A: Six years ago I had a script semi-final at Austin. When I saw the beautiful trophy they give to the winners I said that I was going to come back and get that trophy.

I have entered it in other contests and it hasn’t done as well. It got a ‘consider’ in one competition, but that’s it.

I wish that contests would post their objective standards on the web, so you could see how they define quality. It’s strange to win one competition and not even to make the first round of another.

I mean sometimes you will get a little note saying that your dialogue is not good or something like that. That’s fine, but define ‘good’ dialogue. Is it dialogue without subtext? Or is it not snappy enough for this particular reader? Does it not get exposition across skillfully? Do all the characters sound the same?

They should have to tell you what it means when they say ‘bad dialogue’. Because the dialogue for Goodfellas is one thing, but the dialogue in Pleasantville is another. You can’t use a broad brush to define something like dialogue by saying, “This dialogue is bad”. If you do that the writer doesn’t know what to work on. It leaves him/her in the dark.

Q: Were you satisfied with the adminstration of the contest? Did they meet their deadlines? Did you receive all the awards that were promised?

A: THEY ARE GREAT AT AUSTIN. All HAIL AUSTIN.

Q: Were you given any feedback on your script? If so, did you find the feedback helpful?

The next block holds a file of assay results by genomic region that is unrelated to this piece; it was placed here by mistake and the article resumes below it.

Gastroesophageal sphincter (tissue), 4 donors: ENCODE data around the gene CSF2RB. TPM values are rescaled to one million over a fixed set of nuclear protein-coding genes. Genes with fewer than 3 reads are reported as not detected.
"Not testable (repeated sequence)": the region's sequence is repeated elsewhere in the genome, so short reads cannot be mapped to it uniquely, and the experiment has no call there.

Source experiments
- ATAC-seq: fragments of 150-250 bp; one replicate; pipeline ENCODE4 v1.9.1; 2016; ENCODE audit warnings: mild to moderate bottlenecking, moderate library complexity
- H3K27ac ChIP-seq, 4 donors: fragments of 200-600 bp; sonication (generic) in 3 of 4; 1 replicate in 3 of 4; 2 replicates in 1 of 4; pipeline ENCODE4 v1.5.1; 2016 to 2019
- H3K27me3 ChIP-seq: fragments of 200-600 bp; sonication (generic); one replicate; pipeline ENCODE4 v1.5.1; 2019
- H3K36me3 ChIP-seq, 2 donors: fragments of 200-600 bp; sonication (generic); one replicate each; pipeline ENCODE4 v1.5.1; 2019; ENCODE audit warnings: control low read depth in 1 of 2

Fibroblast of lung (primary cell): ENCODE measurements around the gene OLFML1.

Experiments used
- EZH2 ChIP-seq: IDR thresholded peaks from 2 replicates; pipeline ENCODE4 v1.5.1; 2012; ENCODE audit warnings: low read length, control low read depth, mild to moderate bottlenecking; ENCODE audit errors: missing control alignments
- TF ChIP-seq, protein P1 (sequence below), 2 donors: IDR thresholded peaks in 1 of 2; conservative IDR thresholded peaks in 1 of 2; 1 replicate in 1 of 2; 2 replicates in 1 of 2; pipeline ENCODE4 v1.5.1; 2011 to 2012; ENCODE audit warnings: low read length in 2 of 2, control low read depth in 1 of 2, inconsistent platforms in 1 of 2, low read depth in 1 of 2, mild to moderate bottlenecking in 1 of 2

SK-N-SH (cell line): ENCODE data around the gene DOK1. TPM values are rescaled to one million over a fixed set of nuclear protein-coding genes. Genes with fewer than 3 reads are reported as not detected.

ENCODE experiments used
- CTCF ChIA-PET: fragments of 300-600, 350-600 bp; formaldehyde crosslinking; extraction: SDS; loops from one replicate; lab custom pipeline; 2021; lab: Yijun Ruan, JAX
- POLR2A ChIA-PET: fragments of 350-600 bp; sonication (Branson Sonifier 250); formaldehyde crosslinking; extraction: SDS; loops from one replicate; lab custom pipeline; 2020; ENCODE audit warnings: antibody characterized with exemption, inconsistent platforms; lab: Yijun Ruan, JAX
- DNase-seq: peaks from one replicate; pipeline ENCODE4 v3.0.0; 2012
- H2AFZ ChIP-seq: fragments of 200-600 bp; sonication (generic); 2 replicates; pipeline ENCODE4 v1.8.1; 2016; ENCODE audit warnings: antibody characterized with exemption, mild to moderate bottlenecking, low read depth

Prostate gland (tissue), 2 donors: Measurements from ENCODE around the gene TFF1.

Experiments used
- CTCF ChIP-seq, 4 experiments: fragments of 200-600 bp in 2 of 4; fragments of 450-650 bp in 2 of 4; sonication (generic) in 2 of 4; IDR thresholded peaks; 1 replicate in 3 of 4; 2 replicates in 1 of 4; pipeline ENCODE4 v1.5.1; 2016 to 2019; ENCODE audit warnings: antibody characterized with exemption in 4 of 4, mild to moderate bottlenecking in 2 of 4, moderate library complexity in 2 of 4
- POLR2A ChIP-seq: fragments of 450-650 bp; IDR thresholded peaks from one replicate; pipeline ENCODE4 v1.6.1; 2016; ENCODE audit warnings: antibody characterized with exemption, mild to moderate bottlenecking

A: No, no feedback. Except after I won a few of the judges told me what they liked about the script. They really dug it.

Q: Has your success in this contest helped you market your script? Were you contacted by any agents, managers or producers?

A: Time will tell. A few people have contacted me, but it's nothing I can talk about yet.

Q: What's your background? Have you written any other screenplays or television scripts?

A: I have written a lot of stuff. A few TV specs. In fact one spec almost got me on staff at a sitcom, but that didn’t work out. I came close to selling a feature once, but that didn’t happen. That’s show biz.

I used to write comic books. I did the first Hellboy spin-off comic. It’s called Abe Sapien: Drums of the Dead. I did Predator. I did Lost in Space. I did Tarzan. A few things.

I made a short film called White Face that won Slamdance and ran on HBO for a while. That was cool.

I’m sort of known as a story-guy and I teach it a few places. Right now I’m teaching a story structure class at Pixar.

Q: Do you live in Los Angeles? If not, do you have any plans to move there?

A: Not now. I used to. I may move back, but I know working screenwriters who don't live there. I think it's better not to live there. I think it warps your perspective of the world. There are better places to live -- a war zone for instance.

Q: What's next? Are you working on a new script?

A: I'm always working on something. But I want to direct, it's the only reason I ever started writing as a kid. You can't direct nothing so I wrote scripts. To me it's all storytelling. Writing and directing are just different aspects of the same job for me.

I have a few ideas, I just need to pick one and go. I'm sure I'll be back at the keyboard soon.

Posted Thursday, October 26, 2006